According to the Environmental Protection Agency (EPA), yard trimmings and food residuals together constitute 26 percent of the U.S. municipal solid waste stream. This organic waste could be composted and reused. Below are a few facts to start composting:
What is compost?
Natural composting is biologic decomposition. Mature compost is the product of our organized efforts. According to the EPA mature compost “is a stable material with a content called humus that is dark brown or black and has a soil-like, earthy smell”.
How does composting occur?
There are 5 variables in composting.
1. Mix “browns” and “greens”: Mature compost requires a proper mixing of your “greens” and “browns”. Organic matter such as grass clippings, food scraps, manure, etc compose the green category. These items contain large amount of nitrogen. The brown category includes organic matter such as dry leaves, wood chips, branches, etc. These items contain large amounts of Carbon. Make it a work of art and include items from both categories. A proper mix of the “browns” and “greens” provides a balance of nutrients in the compost as well as a stabilized material.
2. Grind it up: Grinding compost increases the surface area that organisms can feed on. It also creates a more even material. Give your compost a leg up and your patience a second chance. Help in the decomposition process by crushing, grinding, chipping, etc.
3. Just Add Water: Composting is almost as simple as your favorite Campbell’s soup- just add water. Your organic material may be decaying, but your compost is still alive- at least the microorganisms that break down the compost are. They need water to survive. Water also helps transport nutrients within the pile and makes nutrients accessible to microbes. You don’t have to go overboard though, rain water may be sufficient. Keep your eye on the pile to see if it’s looking dry.
4. Let it Breathe: Oxygen is essential to the decomposition process. You can air your pile by turning it, placing it on a series of pipes, or mixing in wood chips or shredded newspaper (bulking agents). This also requires balance. Too much oxygen can dry out the pile.
5. Temperature: Balance in the previous four factors should result in the proper temperature for composting so this one will fall into place. The microorganisms in the composting material require a certain temperature range for optimal activity. Relatively high temperature also promote rapid rotting by destroying pathogens and weed seeds.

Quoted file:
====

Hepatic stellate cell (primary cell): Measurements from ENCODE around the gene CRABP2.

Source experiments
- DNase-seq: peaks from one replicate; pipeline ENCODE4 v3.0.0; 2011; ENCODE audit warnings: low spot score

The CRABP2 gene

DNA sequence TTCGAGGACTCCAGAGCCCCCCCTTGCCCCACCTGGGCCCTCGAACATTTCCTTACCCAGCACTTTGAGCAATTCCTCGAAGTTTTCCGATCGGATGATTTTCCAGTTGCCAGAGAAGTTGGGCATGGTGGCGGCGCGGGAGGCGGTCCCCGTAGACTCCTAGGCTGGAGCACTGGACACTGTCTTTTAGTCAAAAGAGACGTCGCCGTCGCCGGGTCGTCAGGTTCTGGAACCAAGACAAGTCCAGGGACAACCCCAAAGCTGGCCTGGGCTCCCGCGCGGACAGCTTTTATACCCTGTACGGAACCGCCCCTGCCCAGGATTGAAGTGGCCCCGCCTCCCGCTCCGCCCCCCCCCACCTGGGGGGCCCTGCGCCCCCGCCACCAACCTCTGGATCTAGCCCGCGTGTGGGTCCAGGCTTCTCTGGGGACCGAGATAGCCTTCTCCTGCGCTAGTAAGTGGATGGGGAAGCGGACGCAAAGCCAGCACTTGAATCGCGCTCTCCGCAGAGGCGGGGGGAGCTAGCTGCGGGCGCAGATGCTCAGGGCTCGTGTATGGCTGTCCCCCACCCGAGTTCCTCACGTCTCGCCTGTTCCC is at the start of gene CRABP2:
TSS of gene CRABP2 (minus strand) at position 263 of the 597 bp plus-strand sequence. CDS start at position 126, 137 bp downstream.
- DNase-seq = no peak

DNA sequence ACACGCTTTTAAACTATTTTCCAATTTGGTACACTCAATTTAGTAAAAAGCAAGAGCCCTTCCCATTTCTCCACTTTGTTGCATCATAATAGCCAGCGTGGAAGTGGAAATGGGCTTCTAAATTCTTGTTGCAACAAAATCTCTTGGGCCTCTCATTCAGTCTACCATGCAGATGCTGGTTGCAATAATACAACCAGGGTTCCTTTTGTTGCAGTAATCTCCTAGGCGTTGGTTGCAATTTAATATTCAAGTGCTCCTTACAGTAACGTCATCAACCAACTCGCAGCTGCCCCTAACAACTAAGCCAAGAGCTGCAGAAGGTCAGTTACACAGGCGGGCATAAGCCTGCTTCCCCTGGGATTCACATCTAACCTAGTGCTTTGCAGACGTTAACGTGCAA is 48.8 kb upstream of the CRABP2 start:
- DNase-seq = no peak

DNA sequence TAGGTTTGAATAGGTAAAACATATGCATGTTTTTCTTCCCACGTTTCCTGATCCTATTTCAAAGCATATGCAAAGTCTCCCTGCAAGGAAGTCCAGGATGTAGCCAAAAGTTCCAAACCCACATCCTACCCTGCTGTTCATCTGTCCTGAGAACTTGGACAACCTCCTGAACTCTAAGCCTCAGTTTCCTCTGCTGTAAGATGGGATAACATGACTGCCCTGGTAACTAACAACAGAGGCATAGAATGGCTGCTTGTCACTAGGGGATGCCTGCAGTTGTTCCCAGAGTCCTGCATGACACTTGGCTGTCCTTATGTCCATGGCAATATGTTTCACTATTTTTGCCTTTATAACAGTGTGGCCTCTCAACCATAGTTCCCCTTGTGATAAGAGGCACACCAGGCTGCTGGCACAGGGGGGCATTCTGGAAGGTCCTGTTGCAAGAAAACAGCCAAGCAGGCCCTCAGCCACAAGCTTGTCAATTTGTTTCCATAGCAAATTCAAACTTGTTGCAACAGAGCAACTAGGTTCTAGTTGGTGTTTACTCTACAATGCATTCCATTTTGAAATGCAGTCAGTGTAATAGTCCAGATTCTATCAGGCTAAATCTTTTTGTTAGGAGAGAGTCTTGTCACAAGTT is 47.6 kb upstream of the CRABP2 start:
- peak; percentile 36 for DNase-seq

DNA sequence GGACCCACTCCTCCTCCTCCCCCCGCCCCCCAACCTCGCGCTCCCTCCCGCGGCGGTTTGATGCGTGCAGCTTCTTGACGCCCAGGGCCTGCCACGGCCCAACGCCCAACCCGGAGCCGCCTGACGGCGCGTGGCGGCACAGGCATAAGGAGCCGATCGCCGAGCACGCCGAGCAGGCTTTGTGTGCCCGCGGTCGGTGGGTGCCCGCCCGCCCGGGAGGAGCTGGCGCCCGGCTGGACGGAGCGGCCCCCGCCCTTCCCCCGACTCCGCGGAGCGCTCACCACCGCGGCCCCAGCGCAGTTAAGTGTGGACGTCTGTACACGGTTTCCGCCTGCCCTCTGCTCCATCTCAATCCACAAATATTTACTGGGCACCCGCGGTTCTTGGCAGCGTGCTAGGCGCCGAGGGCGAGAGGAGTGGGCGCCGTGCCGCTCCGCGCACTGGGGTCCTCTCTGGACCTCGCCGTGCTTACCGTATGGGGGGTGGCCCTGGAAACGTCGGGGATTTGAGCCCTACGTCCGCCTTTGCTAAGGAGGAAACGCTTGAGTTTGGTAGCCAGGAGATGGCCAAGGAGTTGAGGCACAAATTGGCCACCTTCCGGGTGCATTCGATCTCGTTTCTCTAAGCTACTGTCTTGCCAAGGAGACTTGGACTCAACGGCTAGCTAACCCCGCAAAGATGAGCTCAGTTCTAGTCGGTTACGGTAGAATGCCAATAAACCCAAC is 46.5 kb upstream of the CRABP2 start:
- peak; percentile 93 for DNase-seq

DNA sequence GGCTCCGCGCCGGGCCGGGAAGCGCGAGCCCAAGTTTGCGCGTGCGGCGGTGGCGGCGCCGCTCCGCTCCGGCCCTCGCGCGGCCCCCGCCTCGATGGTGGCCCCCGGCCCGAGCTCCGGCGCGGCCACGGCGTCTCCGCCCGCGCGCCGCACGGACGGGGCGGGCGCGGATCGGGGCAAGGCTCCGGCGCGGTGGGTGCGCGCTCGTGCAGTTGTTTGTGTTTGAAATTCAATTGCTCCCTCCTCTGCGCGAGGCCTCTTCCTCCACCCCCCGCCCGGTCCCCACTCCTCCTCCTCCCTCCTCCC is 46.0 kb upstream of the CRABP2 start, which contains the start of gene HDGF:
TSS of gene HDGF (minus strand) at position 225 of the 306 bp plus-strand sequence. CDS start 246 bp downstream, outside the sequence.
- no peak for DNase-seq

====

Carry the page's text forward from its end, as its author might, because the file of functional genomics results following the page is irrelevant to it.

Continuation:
It’s easy to manage composting with an understanding of these 5 variables. Simply grind up your browns and greens, keep it hydrated, turn it around once or twice and you’ll have a fine batch of rot.
What can compost be used for?
According to the EPA, compost can be used for the following purposes:
- Farmers use compost for enhancing crops and for sod farms.
- Landscapers use compost as a soil amendment and for decorative purposes at properties, golf courses, and athletic fields.
- Landfill operators use compost to cover landfills and carry out reclamation projects.
- Nurseries use compost for enhancing plant and forest seedling crops in reforestation projects and to prevent certain plant diseases such as root rot.
- Public agencies use compost for landscaping highway median strips, parks, recreational areas, and other public property and remediating contaminated or eroded sites.
- Homeowners use mature compost to enrich gardens, improve the soil around trees and shrubs, use as soil additive for house plants and planter boxes and as a protective mulch for trees and shrubs.
What are the benefits of composting?
According to the EPA potential benefits include:
- Suppress plant diseases and pests.
- Reduce or eliminate the need for chemical fertilizers.
- Promote higher yields of agricultural crops.
- Facilitate reforestation, wetlands restoration, and habitat revitalization efforts by amending contaminated, compacted, and marginal soils.
- Cost-effectively remediate soils contaminated by hazardous waste.
- Provide cost savings of at least 50 percent over conventional soil, water, and air pollution remediation technologies, where applicable.